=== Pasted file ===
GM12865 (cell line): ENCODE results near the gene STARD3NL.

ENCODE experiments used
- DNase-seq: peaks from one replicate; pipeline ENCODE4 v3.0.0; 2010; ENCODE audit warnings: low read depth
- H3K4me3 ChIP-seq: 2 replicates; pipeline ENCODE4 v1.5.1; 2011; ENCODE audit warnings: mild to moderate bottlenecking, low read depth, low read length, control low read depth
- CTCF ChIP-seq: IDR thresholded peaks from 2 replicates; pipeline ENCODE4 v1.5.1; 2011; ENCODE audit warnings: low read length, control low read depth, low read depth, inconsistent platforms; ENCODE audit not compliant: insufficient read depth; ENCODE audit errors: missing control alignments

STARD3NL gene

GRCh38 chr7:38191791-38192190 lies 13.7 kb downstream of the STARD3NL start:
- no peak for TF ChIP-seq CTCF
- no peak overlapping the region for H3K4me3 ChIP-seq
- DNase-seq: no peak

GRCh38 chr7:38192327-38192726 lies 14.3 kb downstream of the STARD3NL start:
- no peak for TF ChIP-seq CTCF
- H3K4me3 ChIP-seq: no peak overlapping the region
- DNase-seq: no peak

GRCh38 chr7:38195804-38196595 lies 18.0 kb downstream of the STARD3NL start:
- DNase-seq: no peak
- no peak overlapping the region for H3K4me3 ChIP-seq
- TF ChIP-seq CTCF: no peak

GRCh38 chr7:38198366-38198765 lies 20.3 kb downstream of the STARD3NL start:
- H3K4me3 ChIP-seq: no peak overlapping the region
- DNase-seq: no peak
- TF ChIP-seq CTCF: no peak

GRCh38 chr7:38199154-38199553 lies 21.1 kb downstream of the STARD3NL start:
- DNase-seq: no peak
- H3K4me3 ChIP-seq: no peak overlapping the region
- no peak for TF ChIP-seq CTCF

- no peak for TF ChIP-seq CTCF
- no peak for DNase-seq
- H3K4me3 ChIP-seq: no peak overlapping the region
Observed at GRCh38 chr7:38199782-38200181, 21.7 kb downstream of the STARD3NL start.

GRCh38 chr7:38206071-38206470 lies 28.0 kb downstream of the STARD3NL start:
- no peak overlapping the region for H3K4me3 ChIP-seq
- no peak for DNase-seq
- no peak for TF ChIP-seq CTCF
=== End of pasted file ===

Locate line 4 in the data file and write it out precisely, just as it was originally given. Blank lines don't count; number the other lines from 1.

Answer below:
- H3K4me3 ChIP-seq: 2 replicates; pipeline ENCODE4 v1.5.1; 2011; ENCODE audit warnings: mild to moderate bottlenecking, low read depth, low read length, control low read depth